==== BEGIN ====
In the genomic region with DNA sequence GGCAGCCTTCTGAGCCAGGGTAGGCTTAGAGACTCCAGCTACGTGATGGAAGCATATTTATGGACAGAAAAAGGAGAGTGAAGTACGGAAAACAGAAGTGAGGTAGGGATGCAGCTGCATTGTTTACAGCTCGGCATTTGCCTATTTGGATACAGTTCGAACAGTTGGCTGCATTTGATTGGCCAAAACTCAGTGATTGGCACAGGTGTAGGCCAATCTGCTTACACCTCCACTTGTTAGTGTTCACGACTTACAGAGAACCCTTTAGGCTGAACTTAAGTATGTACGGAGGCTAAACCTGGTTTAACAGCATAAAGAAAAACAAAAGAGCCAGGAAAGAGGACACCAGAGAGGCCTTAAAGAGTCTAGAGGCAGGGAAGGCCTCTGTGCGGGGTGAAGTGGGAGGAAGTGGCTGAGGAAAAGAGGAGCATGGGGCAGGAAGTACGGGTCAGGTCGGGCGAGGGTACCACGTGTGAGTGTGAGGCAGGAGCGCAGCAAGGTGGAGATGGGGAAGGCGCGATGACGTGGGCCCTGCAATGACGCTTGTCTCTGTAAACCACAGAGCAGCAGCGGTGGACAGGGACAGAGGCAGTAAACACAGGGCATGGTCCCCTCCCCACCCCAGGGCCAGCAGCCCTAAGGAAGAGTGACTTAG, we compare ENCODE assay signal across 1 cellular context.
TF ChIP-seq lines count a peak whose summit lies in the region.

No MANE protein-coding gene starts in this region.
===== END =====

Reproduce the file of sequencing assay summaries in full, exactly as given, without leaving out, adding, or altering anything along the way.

In the genomic region with DNA sequence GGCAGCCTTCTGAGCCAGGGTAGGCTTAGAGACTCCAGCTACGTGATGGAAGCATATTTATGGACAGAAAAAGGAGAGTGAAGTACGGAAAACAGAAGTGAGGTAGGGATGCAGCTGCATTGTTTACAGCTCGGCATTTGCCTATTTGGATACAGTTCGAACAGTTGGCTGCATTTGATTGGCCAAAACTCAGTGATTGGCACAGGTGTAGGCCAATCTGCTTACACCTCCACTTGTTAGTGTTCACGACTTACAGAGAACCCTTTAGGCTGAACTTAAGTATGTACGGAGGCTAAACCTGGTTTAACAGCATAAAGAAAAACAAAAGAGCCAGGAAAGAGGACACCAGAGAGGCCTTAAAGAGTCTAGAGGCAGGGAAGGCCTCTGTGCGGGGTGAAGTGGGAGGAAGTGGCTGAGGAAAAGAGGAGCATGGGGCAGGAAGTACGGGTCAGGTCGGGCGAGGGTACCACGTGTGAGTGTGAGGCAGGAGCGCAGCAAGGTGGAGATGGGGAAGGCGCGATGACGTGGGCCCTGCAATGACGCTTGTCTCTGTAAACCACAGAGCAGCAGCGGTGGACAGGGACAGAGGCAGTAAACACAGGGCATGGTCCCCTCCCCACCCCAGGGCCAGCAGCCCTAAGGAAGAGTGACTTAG, we compare ENCODE assay signal across 1 cellular context.
TF ChIP-seq lines count a peak whose summit lies in the region.

No MANE protein-coding gene starts in this region.